So do you think that maybe this pandemic is sort of your time to rebuild? How has COVID-19 impacted you?
I think the pandemic certainly has been a time to reflect on how we look at everything. There’s been a couple of cycles. However, when my father passed away in 2010, there was a profound transition for myself and for the work that our company produced because he held the songs and the stories and their dances in a very specific way. And it was only after he passed that we began to look at contemporary stories and contemporary approaches, rooted still in the foundation of the traditional form.
In all of the stillness that the pandemic has caused and how it coincided with the loss of my mother, I’ve learned what it means to transition from one generation to the next. All of my relatives- my uncles, and aunts have already passed. So we’re in a place where all of our immediate family elders are gone. Although they taught us and laid the foundation, what does it mean to carry that forward in our own form of our leadership?
The pandemic has given a lot of time for reflection and also made it clear how important the gathering and the practice and everything is when we have the opportunity to do so. There’s a real connection between our health and well-being and when we are able to dance together and to be, you know, living the experience of these practices.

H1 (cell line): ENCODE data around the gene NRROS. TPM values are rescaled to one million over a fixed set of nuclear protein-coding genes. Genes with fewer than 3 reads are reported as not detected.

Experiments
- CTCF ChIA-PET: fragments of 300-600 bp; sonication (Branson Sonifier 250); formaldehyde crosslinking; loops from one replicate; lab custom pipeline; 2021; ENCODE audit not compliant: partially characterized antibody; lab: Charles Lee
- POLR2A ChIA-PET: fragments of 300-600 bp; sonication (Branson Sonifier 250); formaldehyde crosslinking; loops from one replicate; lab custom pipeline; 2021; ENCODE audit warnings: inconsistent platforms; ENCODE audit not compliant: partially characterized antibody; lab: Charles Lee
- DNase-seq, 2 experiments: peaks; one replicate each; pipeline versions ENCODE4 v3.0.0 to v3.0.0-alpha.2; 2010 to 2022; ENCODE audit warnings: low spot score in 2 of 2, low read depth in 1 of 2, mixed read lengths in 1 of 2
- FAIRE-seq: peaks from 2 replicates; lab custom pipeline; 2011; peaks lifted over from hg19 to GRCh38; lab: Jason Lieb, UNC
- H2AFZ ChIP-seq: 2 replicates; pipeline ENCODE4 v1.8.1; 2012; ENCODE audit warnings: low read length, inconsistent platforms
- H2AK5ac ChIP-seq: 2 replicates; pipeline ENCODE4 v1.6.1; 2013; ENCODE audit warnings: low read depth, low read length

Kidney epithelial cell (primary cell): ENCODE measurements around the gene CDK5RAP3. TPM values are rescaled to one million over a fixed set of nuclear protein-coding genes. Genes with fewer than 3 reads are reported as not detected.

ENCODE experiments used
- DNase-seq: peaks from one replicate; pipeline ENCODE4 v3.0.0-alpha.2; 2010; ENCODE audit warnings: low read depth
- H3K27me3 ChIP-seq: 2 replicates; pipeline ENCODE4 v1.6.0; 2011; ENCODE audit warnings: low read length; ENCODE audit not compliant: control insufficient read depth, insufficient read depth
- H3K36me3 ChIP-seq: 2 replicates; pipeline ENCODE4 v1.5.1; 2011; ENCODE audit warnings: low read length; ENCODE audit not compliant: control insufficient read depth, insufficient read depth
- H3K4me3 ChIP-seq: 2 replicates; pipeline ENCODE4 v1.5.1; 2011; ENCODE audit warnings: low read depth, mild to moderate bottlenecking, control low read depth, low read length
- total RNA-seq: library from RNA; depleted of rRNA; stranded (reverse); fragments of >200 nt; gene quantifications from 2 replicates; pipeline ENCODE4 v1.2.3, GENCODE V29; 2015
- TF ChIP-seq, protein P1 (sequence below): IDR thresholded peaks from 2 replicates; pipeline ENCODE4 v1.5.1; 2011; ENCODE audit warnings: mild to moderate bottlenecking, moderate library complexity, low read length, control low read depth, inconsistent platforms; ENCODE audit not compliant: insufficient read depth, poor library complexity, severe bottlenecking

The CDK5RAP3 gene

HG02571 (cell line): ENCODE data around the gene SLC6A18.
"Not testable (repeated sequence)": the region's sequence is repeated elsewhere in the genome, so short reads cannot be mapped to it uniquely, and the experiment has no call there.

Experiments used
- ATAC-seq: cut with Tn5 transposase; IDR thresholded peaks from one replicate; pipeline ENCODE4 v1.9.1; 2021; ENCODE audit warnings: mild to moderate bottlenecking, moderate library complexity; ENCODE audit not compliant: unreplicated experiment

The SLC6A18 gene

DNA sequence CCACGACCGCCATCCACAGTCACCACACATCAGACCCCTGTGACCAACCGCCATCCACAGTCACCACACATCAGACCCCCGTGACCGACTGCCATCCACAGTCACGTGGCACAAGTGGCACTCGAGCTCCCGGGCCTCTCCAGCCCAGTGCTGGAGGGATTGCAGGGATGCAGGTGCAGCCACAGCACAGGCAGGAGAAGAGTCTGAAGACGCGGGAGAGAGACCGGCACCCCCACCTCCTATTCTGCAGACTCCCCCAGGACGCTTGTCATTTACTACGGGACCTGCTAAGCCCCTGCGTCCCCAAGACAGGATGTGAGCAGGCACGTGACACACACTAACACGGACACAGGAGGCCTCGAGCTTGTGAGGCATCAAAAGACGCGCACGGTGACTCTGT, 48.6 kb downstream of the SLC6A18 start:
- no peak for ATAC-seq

I’m so sorry to hear you have been going through such a difficult time – can you share what has kept you motivated through the pandemic and the loss of your mother?
Having seen the changes that I have and the resiliency manifested in the lives of my parents’ generation over the last number of decades keeps me motivated. It’s important to have a vision that’s long term and to know that it’s not about what is created or shared tomorrow, but about what will be ultimately passed forward. And how this practice is going to define and nurture the next generation. But, there will always be moments when we will be impacted in such a way that we will either feel great loss or feel very stagnant. But ultimately, these times pass and we rebuild again.
In that same mindset, what’s your ideal vision or hope for after the pandemic?
It’s important to listen closely as life unfolds itself and to let ourselves be guided by that. And to try to be patient. Throughout this past year I kept thinking “Oh in the next few months, this will happen. In the next few months, something else will happen.” And it just keeps getting pushed further forward because we can’t imagine how long everything will take. So if we move forward, our company is going to have a very specific focus. It’s very important for me to mark the legacy of my mother in particular.